Academic journal article Communication Studies

"Keeping It Real:" Identity Management Strategies Used by Teens in Conversation

Academic journal article Communication Studies

"Keeping It Real:" Identity Management Strategies Used by Teens in Conversation

Article excerpt

Identity management is a process through which individuals make choices to enact and negotiate different identities (Carbaugh, 1994; Czariawaska-Joreges, 1994; Harre, 1994; Thoger Christensen & Cheney, 1994; McKerrow & Bruner, 1997). Identity has been described and theorized as (a) one's individually located sense of self, developed over time (Erikson, 1968; Jacobson, 1963); (b) different social roles one enacts (Mead, 1934; Goffman, 1959; Hogg, Terry & White, 1995); (c) one's sense of group membership within, as well as in contrast to other groups (Hogg, Terry & White, 1995); and (d) the way that one represents oneself to others, and the impressions others form as a result (Redhill, 1999; Scott & Lane, 2000; Pfeffer, 1981). In contemporary work in organizational theory, the concept of identity may be applied to organizational, as well as individual, identity; organizations, like individuals, have multiple, often conflicting identities needing management (Pratt & Foreman, 2000; Cheney, 1991; Czarniawska-Joerges, 1994). Czarniawska-Joerges (1994), for example, argues that organizations have come to be thought of as individuals, in both legal rights and obligations.

Researchers in business management in particular (Albert & Whetten, 1985; Cheney 1983; Hogg & Terry, 2000; Scott & Lane, 2000) utilized the concept of identity management to discuss new organizational management strategies. For example, in a recent issue of Academy of Management Review (Jan. 2000) devoted to the topic of identity management, Michael Pratt and Peter Foreman develop four strategies that managers within business organizations can use to effectively regulate organizational identities: (a) compartmentalization, (b) integration, (c) deletion and (d) aggregation. Compartmentalization involves the physical, spatial or symbolic separation of identities in conflict. Integration is an attempt to fuse conflicting identities into a third, new identity. The strategy of deletion describes managers who make decisions to eliminate particular organizational identities. Finally, utilizing the strategy of aggregation, managers attempt to forge links between different identities often through the creation of identity hierarchies and/or new beliefs. These identity management strategies, as well as the assumptions which underlie them, are intriguing for what they suggests about the nature of both individual and organizational identity management.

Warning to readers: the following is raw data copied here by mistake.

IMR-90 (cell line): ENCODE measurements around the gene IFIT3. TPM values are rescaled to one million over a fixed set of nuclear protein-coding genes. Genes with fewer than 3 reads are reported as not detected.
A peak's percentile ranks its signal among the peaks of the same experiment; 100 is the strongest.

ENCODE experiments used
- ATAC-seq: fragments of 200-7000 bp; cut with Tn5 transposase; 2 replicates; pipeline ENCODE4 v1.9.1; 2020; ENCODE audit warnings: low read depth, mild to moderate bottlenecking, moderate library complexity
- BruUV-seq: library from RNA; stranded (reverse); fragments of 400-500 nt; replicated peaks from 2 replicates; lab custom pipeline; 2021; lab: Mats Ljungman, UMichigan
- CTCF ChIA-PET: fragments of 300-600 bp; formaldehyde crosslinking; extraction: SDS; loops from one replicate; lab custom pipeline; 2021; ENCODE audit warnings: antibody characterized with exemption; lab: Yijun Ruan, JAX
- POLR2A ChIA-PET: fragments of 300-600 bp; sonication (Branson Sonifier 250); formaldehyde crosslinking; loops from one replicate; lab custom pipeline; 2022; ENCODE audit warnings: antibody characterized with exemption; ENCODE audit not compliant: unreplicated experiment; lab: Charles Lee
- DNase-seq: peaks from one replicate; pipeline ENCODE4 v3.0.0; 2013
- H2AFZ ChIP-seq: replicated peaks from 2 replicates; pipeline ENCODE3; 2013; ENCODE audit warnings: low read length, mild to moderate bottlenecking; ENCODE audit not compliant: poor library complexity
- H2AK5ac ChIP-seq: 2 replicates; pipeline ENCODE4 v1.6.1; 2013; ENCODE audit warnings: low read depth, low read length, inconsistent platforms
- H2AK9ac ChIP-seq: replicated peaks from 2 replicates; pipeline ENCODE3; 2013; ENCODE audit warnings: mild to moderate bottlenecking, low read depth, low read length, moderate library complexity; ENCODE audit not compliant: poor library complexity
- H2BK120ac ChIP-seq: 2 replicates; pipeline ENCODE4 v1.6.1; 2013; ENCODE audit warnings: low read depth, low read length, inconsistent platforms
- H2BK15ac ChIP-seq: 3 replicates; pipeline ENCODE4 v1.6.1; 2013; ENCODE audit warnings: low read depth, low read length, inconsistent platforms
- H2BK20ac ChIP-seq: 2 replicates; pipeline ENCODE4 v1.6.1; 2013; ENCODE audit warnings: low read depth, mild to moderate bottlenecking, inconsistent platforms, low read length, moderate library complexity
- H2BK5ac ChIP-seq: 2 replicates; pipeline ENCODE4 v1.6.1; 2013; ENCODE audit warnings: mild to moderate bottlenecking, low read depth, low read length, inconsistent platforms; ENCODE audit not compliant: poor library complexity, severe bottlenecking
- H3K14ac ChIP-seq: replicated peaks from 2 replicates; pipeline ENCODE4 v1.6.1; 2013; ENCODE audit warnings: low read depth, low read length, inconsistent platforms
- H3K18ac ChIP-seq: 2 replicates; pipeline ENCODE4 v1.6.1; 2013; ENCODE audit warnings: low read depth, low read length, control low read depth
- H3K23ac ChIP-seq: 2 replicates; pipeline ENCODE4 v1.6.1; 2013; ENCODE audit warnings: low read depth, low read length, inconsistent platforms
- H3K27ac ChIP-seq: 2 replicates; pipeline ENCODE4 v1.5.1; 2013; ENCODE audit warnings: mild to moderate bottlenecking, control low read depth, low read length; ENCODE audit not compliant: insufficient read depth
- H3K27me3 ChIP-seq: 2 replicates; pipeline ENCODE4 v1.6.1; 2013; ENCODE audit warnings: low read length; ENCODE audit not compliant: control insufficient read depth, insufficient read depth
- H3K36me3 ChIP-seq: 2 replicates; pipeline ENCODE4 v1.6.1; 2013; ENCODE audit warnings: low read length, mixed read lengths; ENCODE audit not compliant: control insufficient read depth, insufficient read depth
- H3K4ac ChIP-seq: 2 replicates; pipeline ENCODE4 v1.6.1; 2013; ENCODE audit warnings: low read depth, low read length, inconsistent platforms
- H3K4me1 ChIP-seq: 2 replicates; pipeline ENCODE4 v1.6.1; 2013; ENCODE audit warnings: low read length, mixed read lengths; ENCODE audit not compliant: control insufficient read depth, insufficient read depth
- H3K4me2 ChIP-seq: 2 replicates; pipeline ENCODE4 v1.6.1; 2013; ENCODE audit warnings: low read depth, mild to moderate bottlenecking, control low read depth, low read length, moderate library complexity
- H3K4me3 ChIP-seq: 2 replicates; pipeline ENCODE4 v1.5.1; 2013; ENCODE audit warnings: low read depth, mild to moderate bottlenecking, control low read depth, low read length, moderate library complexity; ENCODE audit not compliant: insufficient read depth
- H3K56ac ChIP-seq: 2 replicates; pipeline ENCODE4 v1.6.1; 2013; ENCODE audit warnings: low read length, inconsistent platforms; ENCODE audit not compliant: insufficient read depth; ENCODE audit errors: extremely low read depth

This paper explores the alignment between individual and organizational identity management by examining how individuals manage identities within organizations. Rather than attempt to settle on one of the possible conceptions of identity, we assume that, at the very least, the meaning of identity is constructed through the process of communication (Philipsen, 1990/1991). As symbol-users, people create meaning with others through communication or what Burke terms "symbolic action" (Burke 1966, 1973, 1984). Symbols are prominent and recurring terms which, when grouped with like ways of speaking, form a discourse through which participants made sense of actions and use to enact a sense of identity (Carbaugh, 1996). Attending to the key symbols (Mead, 1934) people employ when they engage in everyday activities, should permit discovery of how identities are enacted as well as the strategies used to manage different identities within an organization.

Unlike most business management literature which applies identity management to the management of corporate business organizations, our analysis uses two videotaped episodes which feature adolescents attempting to negotiate a place within educational institutions in New York City. There exist significant differences between corporate business and educational organizations. Employees are voluntary members of business organizations while students' membership in primary and secondary educational organizations is compulsory, the result of state law and parent or guardians' decisions. …

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